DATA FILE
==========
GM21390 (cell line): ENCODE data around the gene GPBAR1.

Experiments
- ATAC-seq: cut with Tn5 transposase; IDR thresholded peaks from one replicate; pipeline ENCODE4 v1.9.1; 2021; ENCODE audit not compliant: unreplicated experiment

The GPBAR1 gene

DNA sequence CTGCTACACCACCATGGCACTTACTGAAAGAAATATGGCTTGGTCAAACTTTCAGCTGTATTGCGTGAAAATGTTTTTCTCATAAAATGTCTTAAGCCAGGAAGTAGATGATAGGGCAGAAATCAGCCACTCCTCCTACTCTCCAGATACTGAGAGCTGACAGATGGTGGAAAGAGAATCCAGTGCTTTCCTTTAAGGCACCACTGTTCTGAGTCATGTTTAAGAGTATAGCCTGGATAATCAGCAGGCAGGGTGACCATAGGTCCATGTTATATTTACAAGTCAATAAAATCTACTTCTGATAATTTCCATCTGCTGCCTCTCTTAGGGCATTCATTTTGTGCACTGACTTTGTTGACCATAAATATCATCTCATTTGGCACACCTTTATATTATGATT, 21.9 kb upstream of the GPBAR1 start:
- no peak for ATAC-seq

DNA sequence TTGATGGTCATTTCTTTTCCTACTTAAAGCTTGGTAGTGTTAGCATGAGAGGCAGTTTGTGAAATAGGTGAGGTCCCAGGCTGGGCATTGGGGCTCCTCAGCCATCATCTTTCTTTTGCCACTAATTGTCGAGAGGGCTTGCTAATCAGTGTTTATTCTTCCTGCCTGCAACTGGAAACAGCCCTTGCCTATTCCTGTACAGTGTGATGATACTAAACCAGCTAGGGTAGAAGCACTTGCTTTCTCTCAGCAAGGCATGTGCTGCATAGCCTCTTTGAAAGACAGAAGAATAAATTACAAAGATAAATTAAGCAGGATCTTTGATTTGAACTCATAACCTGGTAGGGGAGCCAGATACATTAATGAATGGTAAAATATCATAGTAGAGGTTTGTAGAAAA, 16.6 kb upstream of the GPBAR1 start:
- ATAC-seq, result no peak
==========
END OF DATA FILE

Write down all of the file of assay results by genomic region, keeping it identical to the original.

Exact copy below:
GM21390 (cell line): ENCODE data around the gene GPBAR1.

Experiments
- ATAC-seq: cut with Tn5 transposase; IDR thresholded peaks from one replicate; pipeline ENCODE4 v1.9.1; 2021; ENCODE audit not compliant: unreplicated experiment

The GPBAR1 gene

DNA sequence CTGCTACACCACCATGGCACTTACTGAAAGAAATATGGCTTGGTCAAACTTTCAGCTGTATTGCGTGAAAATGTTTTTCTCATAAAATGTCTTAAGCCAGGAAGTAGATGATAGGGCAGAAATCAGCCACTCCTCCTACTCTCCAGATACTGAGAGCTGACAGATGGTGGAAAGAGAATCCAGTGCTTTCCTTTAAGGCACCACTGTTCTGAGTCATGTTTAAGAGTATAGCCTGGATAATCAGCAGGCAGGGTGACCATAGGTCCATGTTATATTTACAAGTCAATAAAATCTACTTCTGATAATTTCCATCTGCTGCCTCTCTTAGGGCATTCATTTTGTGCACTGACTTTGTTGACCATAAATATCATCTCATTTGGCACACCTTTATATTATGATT, 21.9 kb upstream of the GPBAR1 start:
- no peak for ATAC-seq

DNA sequence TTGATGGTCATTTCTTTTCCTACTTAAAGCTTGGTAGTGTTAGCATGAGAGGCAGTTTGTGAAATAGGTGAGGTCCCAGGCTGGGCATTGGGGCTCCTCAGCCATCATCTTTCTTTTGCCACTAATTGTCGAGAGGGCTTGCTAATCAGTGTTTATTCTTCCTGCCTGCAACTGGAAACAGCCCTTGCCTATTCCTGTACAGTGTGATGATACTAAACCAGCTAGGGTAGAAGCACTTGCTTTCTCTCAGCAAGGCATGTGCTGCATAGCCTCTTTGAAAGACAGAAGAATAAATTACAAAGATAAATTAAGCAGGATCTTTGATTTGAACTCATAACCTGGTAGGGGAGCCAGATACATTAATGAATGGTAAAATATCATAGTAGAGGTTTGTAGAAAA, 16.6 kb upstream of the GPBAR1 start:
- ATAC-seq, result no peak